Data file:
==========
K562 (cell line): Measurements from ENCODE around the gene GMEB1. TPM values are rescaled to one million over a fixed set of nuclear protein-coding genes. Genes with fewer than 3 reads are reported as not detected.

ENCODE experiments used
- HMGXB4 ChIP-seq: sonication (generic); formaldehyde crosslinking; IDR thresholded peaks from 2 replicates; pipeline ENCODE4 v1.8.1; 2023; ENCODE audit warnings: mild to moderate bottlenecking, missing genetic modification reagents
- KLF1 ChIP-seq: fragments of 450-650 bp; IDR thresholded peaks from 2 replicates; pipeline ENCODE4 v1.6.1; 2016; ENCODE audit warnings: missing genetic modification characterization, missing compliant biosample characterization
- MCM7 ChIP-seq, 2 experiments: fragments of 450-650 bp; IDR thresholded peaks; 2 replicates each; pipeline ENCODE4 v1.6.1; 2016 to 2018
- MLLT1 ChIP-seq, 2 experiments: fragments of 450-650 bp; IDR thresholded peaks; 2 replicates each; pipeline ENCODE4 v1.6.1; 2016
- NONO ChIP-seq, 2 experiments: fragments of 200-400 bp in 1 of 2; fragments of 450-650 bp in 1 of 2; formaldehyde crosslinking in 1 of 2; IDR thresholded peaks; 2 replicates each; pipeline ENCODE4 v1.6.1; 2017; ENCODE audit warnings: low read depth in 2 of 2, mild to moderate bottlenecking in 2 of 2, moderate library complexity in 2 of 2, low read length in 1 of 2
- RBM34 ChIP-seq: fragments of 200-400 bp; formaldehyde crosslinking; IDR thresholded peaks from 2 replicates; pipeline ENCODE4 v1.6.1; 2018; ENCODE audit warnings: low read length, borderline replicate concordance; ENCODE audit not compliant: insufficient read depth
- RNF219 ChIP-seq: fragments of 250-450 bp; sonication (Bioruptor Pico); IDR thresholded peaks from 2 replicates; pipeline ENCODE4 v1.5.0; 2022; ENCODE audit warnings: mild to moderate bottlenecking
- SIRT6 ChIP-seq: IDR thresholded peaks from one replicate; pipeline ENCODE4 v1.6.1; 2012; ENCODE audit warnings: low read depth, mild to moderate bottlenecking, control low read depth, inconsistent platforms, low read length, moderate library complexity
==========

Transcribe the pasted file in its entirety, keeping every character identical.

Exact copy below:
K562 (cell line): Measurements from ENCODE around the gene GMEB1. TPM values are rescaled to one million over a fixed set of nuclear protein-coding genes. Genes with fewer than 3 reads are reported as not detected.

ENCODE experiments used
- HMGXB4 ChIP-seq: sonication (generic); formaldehyde crosslinking; IDR thresholded peaks from 2 replicates; pipeline ENCODE4 v1.8.1; 2023; ENCODE audit warnings: mild to moderate bottlenecking, missing genetic modification reagents
- KLF1 ChIP-seq: fragments of 450-650 bp; IDR thresholded peaks from 2 replicates; pipeline ENCODE4 v1.6.1; 2016; ENCODE audit warnings: missing genetic modification characterization, missing compliant biosample characterization
- MCM7 ChIP-seq, 2 experiments: fragments of 450-650 bp; IDR thresholded peaks; 2 replicates each; pipeline ENCODE4 v1.6.1; 2016 to 2018
- MLLT1 ChIP-seq, 2 experiments: fragments of 450-650 bp; IDR thresholded peaks; 2 replicates each; pipeline ENCODE4 v1.6.1; 2016
- NONO ChIP-seq, 2 experiments: fragments of 200-400 bp in 1 of 2; fragments of 450-650 bp in 1 of 2; formaldehyde crosslinking in 1 of 2; IDR thresholded peaks; 2 replicates each; pipeline ENCODE4 v1.6.1; 2017; ENCODE audit warnings: low read depth in 2 of 2, mild to moderate bottlenecking in 2 of 2, moderate library complexity in 2 of 2, low read length in 1 of 2
- RBM34 ChIP-seq: fragments of 200-400 bp; formaldehyde crosslinking; IDR thresholded peaks from 2 replicates; pipeline ENCODE4 v1.6.1; 2018; ENCODE audit warnings: low read length, borderline replicate concordance; ENCODE audit not compliant: insufficient read depth
- RNF219 ChIP-seq: fragments of 250-450 bp; sonication (Bioruptor Pico); IDR thresholded peaks from 2 replicates; pipeline ENCODE4 v1.5.0; 2022; ENCODE audit warnings: mild to moderate bottlenecking
- SIRT6 ChIP-seq: IDR thresholded peaks from one replicate; pipeline ENCODE4 v1.6.1; 2012; ENCODE audit warnings: low read depth, mild to moderate bottlenecking, control low read depth, inconsistent platforms, low read length, moderate library complexity